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Take Five

A Certain Way

Part Two: Origins
There's only one Gospel: the Gospel of Jesus Christ. But there are different ways of living the Gospel. Francis of Assisi, Dominic, Ignatius of Loyola and many others found different ways of applying the Gospel of Jesus to the needs of their times. In 19th century France a group of people found a way of living the Gospel that answered some of the spiritual needs of their post-Revolution world. This was new and refreshing in their day. It's still fresh today.

Read "A Certain Way" from the beginning.

Life from within
The Marist project was described as "a tree of many branches". There were branches of priests, brothers, sisters, and lay people. Within a year of the death of the founder of the brothers, 421 young men had become brothers. At the death of the founder of the priests' branch, 258 priests and religious were working in France, Oceania and London. Within a year of its approval 16 young women from one small village had joined the sisters’ group. What was the secret?

Life from within: Life force

In his letter to the Philippians, St. Paul poetically describes the mystery of the Incarnation of Jesus:

Being in the form of God, he did not count equality with God something to be grasped, but he emptied himself, taking the form of a slave, becoming as human beings are; and being in every way like a human being he was humbler yet, even to accepting death, death on a cross.

With these words, St. Paul opens up our understanding of Jesus' spirituality.

A Certain Way: Lifeforce... Take Five with the Society of Mary USA

Out of compassion for us, and in order to save us, Jesus stooped down to the level of our human existence. Through this self-emptying, Jesus let go his privileges, his rights, his dignity as Son of God, and became hidden in our human nature, identifying with us so as to encourage us back to the Father.

When christians confront this mystery, they begin to understand one of the christian paradoxes: that what is significant in God’s sight is often hidden from human recognition.

The life of Mary reflects a similar self-emptying. She did not cling to her privilege as Mother of Jesus. She submerged herself among the disciples, becoming hidden and unknown at the heart of the Church.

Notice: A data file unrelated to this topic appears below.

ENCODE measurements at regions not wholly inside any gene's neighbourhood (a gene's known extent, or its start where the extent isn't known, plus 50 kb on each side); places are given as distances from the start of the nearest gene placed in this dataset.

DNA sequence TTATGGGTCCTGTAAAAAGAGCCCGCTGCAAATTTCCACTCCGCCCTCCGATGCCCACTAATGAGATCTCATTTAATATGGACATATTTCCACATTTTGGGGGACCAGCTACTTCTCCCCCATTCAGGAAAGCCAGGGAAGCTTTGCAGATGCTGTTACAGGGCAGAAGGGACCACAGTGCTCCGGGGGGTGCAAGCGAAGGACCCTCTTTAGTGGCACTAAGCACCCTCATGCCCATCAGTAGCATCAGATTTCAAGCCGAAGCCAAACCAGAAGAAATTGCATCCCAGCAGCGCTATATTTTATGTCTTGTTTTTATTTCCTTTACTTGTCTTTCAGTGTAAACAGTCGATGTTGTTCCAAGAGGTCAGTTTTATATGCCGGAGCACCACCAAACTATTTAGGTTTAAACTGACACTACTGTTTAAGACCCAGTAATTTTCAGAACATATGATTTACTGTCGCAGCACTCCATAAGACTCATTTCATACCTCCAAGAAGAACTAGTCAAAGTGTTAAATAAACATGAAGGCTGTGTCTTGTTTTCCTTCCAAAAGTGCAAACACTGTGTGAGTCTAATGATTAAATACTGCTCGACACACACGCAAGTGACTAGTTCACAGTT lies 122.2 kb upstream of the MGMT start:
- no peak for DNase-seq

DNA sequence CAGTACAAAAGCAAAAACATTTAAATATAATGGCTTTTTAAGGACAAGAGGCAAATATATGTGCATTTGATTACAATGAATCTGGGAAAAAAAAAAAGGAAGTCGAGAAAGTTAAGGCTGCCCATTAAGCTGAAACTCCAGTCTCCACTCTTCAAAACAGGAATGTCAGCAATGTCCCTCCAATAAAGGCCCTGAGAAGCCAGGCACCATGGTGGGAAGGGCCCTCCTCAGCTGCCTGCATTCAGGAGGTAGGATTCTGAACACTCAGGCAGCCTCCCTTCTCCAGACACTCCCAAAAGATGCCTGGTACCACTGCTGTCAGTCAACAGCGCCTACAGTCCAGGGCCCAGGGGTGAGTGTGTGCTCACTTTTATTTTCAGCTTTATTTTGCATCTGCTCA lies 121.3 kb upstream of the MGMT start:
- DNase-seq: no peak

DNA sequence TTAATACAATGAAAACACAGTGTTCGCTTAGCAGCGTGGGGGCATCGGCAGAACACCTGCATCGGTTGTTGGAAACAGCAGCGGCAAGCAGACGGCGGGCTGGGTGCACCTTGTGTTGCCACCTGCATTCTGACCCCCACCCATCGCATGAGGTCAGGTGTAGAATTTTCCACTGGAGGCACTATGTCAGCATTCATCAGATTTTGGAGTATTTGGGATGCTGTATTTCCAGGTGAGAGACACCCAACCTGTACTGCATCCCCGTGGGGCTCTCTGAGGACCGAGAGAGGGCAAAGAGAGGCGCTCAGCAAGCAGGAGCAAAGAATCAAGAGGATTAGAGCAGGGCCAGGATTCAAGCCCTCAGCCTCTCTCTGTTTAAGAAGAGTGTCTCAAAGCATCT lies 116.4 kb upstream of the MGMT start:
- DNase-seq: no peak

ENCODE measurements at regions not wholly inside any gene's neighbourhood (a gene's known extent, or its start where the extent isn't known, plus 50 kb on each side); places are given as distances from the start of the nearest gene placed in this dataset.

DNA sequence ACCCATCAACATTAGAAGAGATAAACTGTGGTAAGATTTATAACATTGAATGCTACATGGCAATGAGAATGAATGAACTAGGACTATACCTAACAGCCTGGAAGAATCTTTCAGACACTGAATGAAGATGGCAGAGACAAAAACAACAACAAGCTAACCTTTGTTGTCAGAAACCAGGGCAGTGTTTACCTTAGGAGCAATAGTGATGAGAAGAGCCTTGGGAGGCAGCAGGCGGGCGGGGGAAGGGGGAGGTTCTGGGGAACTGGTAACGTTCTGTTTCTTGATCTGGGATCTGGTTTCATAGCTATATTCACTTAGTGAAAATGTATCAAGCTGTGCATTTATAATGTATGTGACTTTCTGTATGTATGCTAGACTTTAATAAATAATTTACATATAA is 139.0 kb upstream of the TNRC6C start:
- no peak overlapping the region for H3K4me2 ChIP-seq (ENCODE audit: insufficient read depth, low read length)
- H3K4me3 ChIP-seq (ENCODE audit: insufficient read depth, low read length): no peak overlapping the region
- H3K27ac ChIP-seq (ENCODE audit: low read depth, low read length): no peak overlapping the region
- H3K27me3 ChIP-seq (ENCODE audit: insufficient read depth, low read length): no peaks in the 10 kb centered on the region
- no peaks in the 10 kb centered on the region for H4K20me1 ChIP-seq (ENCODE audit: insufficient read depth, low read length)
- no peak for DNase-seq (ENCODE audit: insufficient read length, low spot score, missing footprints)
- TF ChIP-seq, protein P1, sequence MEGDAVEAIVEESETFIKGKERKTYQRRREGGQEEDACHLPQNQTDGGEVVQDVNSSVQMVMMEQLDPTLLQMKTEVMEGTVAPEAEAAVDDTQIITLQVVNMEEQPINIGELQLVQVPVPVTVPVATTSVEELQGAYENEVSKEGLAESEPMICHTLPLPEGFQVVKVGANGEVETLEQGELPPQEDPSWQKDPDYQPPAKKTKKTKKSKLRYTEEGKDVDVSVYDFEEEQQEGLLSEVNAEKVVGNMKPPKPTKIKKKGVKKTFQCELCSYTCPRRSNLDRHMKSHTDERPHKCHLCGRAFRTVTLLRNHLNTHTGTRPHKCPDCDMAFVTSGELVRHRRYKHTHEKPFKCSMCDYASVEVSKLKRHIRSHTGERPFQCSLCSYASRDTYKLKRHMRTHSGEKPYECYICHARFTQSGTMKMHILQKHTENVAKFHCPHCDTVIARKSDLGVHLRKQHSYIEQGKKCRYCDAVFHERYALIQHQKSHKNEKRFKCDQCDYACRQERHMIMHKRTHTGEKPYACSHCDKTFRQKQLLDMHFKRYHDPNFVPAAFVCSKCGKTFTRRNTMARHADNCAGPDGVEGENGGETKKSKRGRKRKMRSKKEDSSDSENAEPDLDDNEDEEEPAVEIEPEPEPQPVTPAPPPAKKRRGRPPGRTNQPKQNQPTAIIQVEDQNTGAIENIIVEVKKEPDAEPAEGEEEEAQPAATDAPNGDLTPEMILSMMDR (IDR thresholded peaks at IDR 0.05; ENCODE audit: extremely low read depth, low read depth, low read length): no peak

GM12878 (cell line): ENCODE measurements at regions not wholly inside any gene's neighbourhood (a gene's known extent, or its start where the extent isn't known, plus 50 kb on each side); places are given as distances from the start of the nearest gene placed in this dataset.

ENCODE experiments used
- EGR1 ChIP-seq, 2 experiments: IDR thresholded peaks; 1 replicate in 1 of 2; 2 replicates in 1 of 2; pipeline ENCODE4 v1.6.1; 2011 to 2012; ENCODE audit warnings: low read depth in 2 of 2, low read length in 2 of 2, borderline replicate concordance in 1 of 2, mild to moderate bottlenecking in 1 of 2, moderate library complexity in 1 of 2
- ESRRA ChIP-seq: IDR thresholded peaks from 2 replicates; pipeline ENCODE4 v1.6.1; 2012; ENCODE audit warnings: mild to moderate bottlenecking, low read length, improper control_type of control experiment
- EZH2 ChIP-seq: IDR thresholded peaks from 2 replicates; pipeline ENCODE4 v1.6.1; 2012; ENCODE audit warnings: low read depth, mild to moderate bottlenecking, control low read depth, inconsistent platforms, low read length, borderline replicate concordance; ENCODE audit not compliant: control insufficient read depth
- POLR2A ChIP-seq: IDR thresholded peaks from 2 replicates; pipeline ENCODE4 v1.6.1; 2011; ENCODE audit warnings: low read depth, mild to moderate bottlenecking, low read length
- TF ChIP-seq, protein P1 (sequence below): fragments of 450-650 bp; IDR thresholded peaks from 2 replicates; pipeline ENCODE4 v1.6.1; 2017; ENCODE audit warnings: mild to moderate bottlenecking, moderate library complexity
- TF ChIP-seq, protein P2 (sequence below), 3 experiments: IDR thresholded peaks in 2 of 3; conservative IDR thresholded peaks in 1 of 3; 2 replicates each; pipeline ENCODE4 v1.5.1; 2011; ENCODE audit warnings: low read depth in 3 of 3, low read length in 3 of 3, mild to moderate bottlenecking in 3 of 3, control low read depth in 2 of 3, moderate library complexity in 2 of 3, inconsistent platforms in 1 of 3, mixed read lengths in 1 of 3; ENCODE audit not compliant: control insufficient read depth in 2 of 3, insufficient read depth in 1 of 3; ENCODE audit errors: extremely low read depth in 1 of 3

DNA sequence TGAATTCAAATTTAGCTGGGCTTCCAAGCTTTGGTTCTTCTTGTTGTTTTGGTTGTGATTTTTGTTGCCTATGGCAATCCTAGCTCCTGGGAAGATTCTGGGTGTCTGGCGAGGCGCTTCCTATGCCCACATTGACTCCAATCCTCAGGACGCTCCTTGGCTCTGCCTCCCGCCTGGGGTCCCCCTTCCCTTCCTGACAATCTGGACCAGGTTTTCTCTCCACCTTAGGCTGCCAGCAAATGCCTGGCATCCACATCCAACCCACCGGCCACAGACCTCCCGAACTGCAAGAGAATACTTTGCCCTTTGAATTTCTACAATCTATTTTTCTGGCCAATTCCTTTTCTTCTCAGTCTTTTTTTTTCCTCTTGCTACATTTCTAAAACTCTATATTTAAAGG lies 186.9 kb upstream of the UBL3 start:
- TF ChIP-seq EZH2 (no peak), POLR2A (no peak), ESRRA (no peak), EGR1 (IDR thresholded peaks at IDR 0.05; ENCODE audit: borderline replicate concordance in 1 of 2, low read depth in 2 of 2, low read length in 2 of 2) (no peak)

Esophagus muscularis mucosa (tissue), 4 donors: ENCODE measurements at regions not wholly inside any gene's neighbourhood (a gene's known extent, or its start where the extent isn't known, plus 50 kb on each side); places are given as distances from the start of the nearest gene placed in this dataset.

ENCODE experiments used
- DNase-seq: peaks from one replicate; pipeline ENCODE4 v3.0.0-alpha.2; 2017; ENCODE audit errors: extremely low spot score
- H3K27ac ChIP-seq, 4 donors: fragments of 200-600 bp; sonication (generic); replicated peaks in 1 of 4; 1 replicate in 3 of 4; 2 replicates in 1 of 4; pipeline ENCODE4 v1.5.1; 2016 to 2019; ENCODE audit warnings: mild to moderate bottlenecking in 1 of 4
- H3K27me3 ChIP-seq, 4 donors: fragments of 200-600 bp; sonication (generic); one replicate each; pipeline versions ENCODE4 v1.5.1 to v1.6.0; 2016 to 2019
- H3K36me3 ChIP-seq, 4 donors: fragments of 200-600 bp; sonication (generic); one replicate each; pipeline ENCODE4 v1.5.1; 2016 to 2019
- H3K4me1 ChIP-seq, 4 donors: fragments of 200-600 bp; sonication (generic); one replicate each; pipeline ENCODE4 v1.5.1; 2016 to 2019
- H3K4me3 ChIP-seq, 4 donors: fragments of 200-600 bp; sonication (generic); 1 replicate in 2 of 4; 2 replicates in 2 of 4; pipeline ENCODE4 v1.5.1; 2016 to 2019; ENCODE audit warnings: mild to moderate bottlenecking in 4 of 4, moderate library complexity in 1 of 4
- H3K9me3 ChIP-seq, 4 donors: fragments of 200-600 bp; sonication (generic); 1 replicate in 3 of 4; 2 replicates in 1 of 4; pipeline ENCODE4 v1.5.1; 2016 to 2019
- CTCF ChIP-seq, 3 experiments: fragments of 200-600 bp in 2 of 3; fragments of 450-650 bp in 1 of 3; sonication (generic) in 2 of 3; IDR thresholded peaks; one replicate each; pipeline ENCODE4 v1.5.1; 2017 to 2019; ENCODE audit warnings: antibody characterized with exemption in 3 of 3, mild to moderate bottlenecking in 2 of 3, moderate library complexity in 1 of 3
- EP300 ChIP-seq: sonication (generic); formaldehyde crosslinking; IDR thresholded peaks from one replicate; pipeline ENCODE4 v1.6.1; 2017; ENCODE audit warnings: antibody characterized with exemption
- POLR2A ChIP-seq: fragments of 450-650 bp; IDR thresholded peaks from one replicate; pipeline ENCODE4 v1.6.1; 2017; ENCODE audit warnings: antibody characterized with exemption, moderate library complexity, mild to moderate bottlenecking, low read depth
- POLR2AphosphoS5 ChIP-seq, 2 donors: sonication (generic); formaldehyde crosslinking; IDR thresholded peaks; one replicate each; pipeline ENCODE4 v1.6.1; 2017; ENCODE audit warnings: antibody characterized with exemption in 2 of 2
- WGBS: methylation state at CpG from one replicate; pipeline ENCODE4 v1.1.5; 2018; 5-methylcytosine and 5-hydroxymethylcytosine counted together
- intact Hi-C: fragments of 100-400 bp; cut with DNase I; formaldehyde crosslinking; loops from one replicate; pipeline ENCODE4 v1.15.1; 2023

Father Colin saw that living this Marian way of life was a very effective way of doing the great things we are called to do as followers of Jesus. So it is appropriate to speak of a "Marian Church".

By that title we don't mean a Church focussed on Mary, but a Church that bears the features of this believer who was both mother and disciple of Jesus, and who was a hidden, compassionate presence in the Church Jesus founded.

Karl Rahner writes of this Marian way of being Church:

"The unnoticeable thing maybe the most important; the snowball may become an avalanche; the archimedean point of leverage is not always located at the spot where the loudest talk is going on. Courage to make an unimpressive start, the humility of small beginnings, is the charism of a truly great apostolate."

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Chapter Three, Section 1: Icons

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Last century, a group of people in France gathered together,
inspired by a question:
"What if we discovered the Gospel together, and lived it as Mary lived it?"

And finally, they are in the world, and not on the sideline watching with regret the passing of an age.

The first Marists were men and
women of rock, and the origins of
Marist spirituality were hewn, almost literally, out of rock.

But what those pioneers found was fresh for their times.

And for ours.

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